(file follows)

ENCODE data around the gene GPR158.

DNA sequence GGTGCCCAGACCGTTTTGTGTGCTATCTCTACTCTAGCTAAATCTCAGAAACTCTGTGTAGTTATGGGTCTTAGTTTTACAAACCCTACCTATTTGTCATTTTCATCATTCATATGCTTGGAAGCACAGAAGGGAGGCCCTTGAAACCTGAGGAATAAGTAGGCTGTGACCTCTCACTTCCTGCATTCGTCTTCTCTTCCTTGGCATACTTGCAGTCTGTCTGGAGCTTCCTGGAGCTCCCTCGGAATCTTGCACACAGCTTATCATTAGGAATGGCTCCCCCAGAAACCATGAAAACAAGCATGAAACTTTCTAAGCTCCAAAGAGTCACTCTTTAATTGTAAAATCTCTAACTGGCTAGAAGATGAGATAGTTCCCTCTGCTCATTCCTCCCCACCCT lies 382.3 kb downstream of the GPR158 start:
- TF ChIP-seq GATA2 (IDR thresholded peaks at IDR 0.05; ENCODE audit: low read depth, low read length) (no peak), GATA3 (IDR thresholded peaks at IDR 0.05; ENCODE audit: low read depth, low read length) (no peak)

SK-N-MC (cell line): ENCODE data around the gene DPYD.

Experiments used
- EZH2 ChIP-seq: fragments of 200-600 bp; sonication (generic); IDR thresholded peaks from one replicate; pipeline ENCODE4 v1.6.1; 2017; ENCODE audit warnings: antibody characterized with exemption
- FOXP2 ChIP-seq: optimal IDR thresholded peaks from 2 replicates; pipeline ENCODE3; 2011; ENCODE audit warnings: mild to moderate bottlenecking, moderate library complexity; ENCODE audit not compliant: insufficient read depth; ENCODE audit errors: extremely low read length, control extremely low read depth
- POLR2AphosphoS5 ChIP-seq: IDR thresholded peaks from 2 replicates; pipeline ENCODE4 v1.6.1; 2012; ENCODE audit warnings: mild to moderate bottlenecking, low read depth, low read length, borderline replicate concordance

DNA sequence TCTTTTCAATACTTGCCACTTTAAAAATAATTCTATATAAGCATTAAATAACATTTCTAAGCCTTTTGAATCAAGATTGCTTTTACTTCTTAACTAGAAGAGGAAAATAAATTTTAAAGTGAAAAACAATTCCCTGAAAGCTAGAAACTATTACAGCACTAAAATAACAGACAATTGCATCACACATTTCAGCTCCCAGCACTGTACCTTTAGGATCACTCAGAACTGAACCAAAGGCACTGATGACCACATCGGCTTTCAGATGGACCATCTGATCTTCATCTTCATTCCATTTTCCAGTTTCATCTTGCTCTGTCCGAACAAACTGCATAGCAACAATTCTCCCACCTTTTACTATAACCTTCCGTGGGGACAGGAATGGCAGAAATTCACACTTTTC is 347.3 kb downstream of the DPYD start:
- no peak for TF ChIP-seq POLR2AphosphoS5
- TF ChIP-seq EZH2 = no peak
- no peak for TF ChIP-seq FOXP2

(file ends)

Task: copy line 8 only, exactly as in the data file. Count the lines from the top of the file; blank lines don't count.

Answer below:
- POLR2AphosphoS5 ChIP-seq: IDR thresholded peaks from 2 replicates; pipeline ENCODE4 v1.6.1; 2012; ENCODE audit warnings: mild to moderate bottlenecking, low read depth, low read length, borderline replicate concordance